Haven’t scored tickets to the sold-out “The Book of Mormon” at Segerstrom Center?
Not to worry, there are several tempting shows to be savored this sultry Orange County weekend, each with its own hot-hot-hot mission and message.
Craving religious satire? Zealous hypocrisy is revealed – and ultimately reviled – in Molière’s dark comedy “Tartuffe,” which runs through June 8 and closes South Coast Repertory’s 50th anniversary season.
Next door in SCR’s Nicholas Studio, the Teen Players will spend two weekends in a fantastical and cathartic coming of age story (scripted by former SCR Theatre Conservatory Director Laurie Woolery) entitled “Bliss.”
Inspired by Italian commedia dell’ arte, Molière’s 17th century classic is a societal commentary with a two-faced title character full of faux piety and tricky as a prestidigitator.
A clever opportunist, Tartuffe preaches propriety to all while lusting after the too trusting Organ’s wife and daughter behind his back. The play sheds a strong light on the religious mores and polite conventions of the time while underscoring a darker side of worldly appetites. It’s an unfortunately evergreen double standard, which keeps the 350 year old story fresh for today’s audiences.
Directed and re-imagined by Dominique Serrand in his SCR debut, this latest production of “Tartuffe” is the perfect piece to complete SCR’s banner year: it was the play that started it all, opening the theatre’s very first season in 1964.
Find your “Bliss” at SCR—it was first performed in 2000 from Woolery’s original script, and has been adapted this year for South Coast Repertory’s Teen Players ensemble, where it’s being directed by
Hisa Takakuwa. The story revolves around Sydney, an unhappy teenage girl from Happy Valley who heads off in search of excitement and finds enlightenment- along with a crazy cast of characters from artists to rock stars, who teach her about life.
“I almost want to compare it (“Bliss”) to a modern day Alice in Wonderland. There’s a sense of adventure to it and a controlled chaos,” said Teen Player Christopher Huntley, who was cast in several roles including “Slacker” and “Laertes.” The 16 year old Newport Beach native was heading to a tech rehearsal as he reflected on how other teenagers might relate to the show.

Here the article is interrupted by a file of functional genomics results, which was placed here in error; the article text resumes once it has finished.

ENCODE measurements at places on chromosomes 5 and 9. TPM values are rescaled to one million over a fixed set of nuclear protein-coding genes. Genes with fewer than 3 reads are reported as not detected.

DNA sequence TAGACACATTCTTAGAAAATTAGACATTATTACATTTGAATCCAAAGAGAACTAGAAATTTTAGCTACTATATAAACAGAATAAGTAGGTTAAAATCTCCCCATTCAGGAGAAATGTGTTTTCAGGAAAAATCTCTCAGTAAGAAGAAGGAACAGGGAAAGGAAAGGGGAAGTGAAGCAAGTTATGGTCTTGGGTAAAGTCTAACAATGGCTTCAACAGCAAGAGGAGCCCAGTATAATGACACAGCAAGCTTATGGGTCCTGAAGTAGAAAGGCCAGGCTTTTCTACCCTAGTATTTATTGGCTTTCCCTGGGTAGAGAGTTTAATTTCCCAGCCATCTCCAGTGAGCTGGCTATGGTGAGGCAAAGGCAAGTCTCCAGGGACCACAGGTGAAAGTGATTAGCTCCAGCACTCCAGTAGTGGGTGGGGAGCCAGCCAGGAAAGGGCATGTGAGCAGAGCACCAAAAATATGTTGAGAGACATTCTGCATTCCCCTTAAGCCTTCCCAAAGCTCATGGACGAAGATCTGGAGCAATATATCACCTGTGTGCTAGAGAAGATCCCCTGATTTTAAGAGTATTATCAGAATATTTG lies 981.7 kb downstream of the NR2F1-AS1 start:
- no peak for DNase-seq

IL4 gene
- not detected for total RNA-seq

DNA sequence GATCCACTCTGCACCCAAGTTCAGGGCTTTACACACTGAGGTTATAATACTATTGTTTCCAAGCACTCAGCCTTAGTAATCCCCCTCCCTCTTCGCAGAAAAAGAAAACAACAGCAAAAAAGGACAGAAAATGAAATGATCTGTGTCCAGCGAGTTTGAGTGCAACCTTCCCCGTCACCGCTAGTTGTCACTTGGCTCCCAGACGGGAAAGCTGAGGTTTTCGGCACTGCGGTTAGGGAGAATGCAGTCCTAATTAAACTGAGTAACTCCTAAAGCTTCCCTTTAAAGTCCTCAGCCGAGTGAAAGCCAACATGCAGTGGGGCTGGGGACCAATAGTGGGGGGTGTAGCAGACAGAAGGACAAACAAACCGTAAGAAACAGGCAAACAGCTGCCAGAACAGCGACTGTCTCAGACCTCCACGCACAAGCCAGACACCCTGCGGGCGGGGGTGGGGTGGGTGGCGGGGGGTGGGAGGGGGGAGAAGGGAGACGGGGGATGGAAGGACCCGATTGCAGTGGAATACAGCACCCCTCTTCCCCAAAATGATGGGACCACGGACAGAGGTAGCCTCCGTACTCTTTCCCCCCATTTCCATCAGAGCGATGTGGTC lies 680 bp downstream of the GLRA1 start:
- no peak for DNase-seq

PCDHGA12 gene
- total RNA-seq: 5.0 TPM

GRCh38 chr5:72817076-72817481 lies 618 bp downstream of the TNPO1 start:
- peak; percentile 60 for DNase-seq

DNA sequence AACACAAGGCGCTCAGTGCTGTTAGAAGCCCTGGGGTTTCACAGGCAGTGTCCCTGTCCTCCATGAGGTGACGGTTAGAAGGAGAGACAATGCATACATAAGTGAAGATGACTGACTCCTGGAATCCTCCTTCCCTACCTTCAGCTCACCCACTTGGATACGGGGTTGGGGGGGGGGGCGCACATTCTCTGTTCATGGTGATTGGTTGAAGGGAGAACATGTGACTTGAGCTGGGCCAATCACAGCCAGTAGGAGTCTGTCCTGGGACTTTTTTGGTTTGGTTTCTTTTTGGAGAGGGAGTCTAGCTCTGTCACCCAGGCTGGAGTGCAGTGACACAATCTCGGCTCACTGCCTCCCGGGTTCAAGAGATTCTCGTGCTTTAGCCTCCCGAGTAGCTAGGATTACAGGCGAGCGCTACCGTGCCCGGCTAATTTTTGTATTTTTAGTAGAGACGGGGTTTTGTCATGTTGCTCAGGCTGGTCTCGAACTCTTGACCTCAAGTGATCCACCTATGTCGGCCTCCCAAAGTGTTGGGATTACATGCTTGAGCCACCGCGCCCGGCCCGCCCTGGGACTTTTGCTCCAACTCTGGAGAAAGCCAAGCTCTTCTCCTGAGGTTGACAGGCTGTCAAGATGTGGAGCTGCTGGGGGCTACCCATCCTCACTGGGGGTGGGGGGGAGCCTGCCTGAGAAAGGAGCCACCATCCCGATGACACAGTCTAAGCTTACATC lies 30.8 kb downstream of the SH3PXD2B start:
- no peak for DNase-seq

“I think Sydney goes through a lot of existential crises, and it’s kind of a parallel to journeying into adulthood. There’s that daunting feeling of standing at the edge of a precipice,” he stated with the assurance of youth. “The play is about the feeling that it’s okay to make mistakes. Uncertainty is there, but you’re not alone however isolated you feel.”
Meanwhile, L.A. dance company Diavolo stirs up some rebel-with-a-cause daredevilry at Irvine Barclay Theatre in a mixed repertory program (including Artistic Director Jacques Heim’s latest athletic wonderwork, “Transit Space”) Friday and Saturday.
Heim, who worked with 17- and 18-year-old skateboarders in creating the swift, bold, extreme-sport style movements for “Transit Space,” discovered similar insights during the creative process.
He asked one, “Do you worry you will get hurt?” The youngster replied, “If you worry about everything that is going to happen, you cannot move forward in life.”
“There is a looseness of movement that as adults we forget about,” noted Heim during a phone interview before the work’s L.A. premiere last year. “They just have to be completely relaxed and at one with the board. With “Transit Space” it’s about the unit, and one individual connects with the group. To be able to function at peace with himself, to go further in life, he needs the group.”
“Tartuffe” runs through June 8. Tickets start at $22. “Bliss” runs May 17-18 and May 23-25. For more information, call (714) 708-5555 or visit SCR.org. Diavolo performs two mixed repertory programs May 16 and 17 at Irvine Barclay Theatre. For tickets and information visit thebarclay.org or call (949) 854-4646.